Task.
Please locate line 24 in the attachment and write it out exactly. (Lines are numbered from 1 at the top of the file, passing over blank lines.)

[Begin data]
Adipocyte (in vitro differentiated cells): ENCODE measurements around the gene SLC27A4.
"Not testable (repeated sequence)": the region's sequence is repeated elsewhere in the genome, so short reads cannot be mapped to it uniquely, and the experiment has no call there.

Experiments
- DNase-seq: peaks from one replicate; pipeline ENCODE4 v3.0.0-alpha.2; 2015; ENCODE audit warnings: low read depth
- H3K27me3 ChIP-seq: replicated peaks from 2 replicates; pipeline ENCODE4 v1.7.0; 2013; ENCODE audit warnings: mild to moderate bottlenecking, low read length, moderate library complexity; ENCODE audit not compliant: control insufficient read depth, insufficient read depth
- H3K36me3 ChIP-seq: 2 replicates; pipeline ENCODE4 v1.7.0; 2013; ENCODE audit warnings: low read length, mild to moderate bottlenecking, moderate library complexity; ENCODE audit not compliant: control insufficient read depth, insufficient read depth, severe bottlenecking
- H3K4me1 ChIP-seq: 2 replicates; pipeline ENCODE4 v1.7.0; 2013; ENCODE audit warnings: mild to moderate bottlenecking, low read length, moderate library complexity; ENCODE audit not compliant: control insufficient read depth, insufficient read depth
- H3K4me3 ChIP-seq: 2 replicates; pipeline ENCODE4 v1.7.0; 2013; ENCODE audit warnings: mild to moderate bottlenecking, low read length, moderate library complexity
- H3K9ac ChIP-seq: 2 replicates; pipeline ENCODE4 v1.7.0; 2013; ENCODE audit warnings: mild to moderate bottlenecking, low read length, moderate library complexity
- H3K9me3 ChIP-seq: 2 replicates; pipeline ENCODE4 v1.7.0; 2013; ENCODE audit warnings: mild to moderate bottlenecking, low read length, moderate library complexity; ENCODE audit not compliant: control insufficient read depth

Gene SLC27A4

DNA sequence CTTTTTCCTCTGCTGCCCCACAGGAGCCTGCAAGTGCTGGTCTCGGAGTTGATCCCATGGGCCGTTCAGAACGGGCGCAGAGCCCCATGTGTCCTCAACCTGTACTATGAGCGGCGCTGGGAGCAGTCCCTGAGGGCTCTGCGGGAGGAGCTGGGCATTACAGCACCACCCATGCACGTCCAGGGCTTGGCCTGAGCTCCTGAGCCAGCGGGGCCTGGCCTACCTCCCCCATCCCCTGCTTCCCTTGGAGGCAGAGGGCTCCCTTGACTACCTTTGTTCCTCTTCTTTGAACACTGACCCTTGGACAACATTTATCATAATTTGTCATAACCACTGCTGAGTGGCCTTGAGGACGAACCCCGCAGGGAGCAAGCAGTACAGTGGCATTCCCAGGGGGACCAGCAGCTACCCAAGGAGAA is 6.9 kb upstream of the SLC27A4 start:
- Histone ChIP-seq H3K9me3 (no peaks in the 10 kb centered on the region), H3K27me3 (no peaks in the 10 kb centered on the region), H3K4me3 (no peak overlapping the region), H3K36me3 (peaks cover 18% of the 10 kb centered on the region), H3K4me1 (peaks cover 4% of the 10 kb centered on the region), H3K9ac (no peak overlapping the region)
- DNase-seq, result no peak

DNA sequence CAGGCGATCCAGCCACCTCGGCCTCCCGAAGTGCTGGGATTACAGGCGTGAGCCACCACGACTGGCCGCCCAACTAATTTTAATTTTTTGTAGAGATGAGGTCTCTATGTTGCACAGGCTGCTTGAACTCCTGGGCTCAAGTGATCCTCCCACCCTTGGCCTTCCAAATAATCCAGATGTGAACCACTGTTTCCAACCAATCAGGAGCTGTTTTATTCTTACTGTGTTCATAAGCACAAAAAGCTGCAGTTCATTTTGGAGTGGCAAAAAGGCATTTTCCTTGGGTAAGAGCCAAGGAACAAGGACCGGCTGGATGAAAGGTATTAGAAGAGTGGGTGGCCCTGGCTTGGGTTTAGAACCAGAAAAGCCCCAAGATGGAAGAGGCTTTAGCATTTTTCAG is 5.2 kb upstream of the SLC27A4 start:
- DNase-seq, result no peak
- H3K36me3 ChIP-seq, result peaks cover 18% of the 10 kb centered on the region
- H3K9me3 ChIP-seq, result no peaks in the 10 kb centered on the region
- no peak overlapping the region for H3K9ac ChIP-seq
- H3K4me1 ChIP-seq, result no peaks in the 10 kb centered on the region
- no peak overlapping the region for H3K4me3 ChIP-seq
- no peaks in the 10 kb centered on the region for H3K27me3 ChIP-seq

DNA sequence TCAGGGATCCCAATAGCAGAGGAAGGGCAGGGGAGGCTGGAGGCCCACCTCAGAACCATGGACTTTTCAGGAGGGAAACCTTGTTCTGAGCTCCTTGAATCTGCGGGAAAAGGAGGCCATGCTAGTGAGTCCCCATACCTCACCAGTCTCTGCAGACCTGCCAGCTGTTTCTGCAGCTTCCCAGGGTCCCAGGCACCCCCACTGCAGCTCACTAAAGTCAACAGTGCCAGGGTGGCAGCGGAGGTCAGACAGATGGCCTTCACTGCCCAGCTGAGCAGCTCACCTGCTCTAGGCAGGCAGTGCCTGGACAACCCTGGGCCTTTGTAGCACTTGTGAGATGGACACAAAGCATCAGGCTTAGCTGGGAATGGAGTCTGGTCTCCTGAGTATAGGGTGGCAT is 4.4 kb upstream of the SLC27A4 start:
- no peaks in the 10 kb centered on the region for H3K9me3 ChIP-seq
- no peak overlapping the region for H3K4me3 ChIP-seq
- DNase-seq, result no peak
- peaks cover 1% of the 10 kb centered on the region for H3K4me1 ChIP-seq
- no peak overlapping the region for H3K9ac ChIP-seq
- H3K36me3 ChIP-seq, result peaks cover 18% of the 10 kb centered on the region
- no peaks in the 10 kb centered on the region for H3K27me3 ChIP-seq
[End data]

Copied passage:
- no peaks in the 10 kb centered on the region for H3K9me3 ChIP-seq